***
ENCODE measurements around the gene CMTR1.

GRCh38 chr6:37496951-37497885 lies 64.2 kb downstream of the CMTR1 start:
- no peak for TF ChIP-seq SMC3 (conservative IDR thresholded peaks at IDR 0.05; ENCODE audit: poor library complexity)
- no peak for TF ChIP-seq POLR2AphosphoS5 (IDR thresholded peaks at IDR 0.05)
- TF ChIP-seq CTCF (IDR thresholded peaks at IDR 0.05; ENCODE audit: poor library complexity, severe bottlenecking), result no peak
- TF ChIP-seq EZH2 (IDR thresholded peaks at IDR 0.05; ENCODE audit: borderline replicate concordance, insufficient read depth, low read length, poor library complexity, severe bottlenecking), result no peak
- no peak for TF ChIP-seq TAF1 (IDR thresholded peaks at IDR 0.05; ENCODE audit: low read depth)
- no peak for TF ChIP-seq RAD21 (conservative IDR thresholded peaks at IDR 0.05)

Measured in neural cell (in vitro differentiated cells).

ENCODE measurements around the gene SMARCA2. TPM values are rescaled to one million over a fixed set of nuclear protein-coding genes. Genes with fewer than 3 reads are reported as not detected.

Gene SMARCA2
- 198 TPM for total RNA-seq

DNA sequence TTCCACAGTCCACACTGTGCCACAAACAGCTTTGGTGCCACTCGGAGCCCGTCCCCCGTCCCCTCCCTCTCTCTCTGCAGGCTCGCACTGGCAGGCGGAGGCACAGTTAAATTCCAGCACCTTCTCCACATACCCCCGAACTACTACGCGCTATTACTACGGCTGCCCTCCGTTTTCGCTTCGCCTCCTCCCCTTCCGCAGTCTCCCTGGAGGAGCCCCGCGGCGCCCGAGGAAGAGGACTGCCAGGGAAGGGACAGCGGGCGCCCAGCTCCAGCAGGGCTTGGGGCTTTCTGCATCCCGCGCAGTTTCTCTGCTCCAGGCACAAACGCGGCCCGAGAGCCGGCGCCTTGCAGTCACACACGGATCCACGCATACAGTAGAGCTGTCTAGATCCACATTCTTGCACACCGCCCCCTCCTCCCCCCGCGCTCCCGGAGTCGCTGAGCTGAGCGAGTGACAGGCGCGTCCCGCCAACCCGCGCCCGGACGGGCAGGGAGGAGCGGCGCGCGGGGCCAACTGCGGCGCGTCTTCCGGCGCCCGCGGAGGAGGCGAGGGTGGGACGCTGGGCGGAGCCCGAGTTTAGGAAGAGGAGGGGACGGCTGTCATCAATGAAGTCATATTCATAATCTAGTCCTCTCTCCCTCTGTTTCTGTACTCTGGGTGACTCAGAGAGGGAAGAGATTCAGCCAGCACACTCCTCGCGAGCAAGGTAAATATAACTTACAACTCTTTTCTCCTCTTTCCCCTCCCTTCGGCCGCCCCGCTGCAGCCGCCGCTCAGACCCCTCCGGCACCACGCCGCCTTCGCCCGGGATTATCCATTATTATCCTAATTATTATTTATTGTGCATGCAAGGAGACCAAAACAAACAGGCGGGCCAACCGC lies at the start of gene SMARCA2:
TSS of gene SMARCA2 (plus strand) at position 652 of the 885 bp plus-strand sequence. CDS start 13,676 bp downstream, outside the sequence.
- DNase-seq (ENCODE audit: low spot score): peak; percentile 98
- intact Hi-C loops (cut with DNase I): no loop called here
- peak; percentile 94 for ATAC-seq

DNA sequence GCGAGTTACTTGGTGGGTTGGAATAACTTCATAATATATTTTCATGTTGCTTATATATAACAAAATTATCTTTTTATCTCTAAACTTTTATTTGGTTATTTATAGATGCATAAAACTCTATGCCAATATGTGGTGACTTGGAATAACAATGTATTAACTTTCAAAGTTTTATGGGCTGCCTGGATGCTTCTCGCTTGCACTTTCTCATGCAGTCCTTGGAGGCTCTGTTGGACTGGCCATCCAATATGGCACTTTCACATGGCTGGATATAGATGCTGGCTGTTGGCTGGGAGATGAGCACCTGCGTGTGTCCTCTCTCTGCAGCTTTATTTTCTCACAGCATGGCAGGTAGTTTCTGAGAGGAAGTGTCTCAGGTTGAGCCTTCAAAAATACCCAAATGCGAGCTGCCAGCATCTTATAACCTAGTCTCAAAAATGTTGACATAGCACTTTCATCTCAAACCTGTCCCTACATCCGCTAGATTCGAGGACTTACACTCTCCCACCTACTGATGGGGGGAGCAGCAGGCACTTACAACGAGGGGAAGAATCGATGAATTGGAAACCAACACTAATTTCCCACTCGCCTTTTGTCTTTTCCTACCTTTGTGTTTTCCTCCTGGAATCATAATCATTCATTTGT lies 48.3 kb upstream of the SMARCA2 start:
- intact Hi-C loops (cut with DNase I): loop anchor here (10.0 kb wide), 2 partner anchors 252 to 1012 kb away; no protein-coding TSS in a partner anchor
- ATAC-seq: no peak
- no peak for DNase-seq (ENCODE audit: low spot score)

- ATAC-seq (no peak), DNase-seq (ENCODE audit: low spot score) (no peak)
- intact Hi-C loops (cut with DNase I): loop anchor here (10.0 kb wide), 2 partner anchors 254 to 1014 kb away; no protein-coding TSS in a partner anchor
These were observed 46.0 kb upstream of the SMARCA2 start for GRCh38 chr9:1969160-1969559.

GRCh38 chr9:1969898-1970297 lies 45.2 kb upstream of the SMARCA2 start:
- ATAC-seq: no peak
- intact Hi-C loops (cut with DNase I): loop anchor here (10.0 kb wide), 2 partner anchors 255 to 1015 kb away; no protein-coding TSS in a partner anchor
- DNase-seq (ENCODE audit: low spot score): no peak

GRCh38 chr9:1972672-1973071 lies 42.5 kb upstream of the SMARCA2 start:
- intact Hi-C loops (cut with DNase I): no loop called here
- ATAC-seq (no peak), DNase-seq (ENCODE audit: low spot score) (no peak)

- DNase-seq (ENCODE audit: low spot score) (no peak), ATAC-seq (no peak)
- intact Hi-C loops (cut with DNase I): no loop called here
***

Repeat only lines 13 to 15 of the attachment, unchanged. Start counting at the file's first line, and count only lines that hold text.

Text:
DNA sequence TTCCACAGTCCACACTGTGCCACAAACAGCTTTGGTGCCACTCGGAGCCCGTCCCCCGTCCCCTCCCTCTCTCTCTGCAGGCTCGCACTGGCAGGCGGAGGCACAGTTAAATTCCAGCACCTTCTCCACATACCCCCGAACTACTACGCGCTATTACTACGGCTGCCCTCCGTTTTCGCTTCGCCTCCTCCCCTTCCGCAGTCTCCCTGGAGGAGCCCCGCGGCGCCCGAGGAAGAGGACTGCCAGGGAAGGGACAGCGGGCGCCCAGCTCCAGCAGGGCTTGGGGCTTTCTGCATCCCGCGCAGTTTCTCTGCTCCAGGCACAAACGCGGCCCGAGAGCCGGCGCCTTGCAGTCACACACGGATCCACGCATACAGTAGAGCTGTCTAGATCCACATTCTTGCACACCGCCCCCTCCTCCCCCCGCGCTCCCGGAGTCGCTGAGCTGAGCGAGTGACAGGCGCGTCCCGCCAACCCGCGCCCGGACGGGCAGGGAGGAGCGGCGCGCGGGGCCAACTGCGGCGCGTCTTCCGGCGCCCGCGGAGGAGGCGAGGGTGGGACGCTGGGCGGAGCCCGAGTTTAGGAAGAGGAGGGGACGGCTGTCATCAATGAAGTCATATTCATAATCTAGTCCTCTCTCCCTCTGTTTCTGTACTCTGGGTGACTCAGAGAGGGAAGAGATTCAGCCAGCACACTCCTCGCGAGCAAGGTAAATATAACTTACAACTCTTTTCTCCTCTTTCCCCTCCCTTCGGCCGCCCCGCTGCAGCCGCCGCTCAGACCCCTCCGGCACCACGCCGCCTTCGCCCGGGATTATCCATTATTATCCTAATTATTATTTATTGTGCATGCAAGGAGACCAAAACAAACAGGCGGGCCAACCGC lies at the start of gene SMARCA2:
TSS of gene SMARCA2 (plus strand) at position 652 of the 885 bp plus-strand sequence. CDS start 13,676 bp downstream, outside the sequence.
- DNase-seq (ENCODE audit: low spot score): peak; percentile 98